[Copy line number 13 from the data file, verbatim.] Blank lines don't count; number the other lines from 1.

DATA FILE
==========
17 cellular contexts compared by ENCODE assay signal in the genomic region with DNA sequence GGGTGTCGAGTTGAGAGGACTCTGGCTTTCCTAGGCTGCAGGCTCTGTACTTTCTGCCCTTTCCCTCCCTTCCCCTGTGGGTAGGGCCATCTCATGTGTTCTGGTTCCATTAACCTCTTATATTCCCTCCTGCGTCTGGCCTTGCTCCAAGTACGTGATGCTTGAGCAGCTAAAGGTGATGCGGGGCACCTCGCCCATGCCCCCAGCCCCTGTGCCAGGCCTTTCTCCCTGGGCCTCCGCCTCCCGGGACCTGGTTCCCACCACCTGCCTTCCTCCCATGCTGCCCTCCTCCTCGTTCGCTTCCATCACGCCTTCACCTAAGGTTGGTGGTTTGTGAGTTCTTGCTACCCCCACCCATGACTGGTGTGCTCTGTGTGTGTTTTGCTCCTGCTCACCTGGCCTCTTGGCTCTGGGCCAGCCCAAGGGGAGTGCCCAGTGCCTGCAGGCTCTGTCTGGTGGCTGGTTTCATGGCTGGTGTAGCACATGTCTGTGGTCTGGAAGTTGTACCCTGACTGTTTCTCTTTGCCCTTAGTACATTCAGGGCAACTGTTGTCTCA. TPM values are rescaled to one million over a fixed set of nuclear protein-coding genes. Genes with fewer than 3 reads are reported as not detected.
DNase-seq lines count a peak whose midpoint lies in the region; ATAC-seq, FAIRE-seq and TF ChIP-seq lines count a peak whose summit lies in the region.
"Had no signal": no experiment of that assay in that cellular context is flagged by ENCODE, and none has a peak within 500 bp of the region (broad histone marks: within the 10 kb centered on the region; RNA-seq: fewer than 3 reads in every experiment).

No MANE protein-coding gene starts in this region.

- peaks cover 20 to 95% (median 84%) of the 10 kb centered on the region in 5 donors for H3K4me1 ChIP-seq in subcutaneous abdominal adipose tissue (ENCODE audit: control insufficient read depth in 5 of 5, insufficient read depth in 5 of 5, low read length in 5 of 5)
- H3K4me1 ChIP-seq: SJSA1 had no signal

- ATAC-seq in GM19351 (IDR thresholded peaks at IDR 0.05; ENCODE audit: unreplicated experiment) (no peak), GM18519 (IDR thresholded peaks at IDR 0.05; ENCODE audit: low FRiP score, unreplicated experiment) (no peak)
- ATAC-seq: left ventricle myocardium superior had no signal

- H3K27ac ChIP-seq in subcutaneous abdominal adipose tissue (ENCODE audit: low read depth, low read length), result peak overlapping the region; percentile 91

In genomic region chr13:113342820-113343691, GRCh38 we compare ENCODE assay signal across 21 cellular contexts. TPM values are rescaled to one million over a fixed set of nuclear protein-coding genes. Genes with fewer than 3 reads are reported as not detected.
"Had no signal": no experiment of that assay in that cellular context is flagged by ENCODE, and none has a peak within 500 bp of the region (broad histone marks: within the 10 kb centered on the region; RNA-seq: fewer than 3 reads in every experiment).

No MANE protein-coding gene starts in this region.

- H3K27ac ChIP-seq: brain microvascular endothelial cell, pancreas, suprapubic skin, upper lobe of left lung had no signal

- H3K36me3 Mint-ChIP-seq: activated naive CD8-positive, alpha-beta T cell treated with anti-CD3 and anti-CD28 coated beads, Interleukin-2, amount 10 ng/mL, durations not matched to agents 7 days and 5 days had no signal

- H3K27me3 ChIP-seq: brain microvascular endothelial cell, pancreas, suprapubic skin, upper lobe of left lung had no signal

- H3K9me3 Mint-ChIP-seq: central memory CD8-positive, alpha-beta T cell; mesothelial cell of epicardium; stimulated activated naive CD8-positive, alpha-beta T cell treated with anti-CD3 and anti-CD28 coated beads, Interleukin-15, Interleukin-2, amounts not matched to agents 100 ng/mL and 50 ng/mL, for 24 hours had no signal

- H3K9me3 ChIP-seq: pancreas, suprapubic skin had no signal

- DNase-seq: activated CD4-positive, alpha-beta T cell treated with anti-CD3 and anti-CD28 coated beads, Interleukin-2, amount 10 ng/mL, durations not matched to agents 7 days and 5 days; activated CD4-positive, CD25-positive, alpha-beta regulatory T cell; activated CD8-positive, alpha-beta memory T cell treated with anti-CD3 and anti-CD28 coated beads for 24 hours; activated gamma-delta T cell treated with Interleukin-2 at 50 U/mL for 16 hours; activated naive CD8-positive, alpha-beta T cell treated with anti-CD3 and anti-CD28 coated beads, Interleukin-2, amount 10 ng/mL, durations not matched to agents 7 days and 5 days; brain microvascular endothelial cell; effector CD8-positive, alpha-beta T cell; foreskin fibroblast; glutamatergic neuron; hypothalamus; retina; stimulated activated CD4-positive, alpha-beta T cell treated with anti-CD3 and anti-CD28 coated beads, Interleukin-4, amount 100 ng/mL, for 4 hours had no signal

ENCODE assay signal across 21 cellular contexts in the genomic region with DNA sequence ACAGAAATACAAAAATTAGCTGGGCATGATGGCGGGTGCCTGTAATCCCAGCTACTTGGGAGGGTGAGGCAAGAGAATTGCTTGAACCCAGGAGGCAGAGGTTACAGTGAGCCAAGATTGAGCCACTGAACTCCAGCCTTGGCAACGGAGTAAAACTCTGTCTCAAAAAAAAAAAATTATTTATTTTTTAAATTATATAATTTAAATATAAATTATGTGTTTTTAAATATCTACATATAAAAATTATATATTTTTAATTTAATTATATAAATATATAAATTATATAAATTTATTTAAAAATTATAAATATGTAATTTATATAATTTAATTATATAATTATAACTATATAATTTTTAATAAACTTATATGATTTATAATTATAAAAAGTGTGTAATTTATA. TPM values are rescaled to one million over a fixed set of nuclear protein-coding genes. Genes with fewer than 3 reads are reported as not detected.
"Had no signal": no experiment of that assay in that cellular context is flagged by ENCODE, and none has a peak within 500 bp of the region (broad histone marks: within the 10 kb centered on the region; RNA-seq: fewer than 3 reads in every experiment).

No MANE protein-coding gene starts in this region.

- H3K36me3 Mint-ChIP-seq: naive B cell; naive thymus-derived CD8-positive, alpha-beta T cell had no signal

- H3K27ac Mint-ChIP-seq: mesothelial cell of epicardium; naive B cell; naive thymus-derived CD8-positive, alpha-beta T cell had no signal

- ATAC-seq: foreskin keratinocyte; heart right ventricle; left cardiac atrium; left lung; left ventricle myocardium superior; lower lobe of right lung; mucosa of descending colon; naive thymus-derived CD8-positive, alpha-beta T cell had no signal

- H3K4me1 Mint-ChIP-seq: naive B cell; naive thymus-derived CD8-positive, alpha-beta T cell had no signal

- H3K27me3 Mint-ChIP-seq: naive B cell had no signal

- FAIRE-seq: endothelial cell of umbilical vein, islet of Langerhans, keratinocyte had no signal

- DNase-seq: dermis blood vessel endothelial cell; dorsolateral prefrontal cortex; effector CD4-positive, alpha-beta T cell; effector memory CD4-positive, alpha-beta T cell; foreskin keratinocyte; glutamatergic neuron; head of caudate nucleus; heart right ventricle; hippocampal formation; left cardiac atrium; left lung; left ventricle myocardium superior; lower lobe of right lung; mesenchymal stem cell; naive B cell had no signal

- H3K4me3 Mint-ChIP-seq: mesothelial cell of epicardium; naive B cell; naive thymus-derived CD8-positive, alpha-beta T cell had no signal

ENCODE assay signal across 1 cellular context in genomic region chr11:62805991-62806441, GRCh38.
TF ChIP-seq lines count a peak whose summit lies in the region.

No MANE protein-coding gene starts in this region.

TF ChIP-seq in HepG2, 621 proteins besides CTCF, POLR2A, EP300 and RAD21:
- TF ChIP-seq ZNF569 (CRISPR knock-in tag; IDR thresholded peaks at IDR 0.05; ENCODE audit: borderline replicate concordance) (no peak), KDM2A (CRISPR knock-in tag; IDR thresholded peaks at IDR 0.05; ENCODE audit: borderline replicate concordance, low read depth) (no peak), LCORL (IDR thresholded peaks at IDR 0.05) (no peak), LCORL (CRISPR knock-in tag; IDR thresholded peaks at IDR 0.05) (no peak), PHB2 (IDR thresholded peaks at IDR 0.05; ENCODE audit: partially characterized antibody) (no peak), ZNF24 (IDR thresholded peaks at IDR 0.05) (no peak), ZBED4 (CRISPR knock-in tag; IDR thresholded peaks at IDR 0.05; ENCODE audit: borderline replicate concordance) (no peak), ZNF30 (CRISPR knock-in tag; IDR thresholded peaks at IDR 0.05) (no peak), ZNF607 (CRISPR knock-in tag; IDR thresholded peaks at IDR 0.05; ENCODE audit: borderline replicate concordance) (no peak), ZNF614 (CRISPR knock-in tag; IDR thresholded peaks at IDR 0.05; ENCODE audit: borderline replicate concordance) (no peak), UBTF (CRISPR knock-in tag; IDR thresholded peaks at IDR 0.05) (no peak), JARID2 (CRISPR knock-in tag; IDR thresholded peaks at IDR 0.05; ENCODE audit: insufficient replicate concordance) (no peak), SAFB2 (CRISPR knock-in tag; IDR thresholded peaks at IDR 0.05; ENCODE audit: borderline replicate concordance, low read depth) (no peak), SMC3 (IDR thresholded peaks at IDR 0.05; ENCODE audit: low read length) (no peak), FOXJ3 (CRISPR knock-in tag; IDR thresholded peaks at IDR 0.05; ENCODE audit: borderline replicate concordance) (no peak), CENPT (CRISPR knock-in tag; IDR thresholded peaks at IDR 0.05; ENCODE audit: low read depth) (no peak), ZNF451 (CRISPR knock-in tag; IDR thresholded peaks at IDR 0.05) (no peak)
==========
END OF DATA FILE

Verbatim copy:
- H3K27ac ChIP-seq: brain microvascular endothelial cell, pancreas, suprapubic skin, upper lobe of left lung had no signal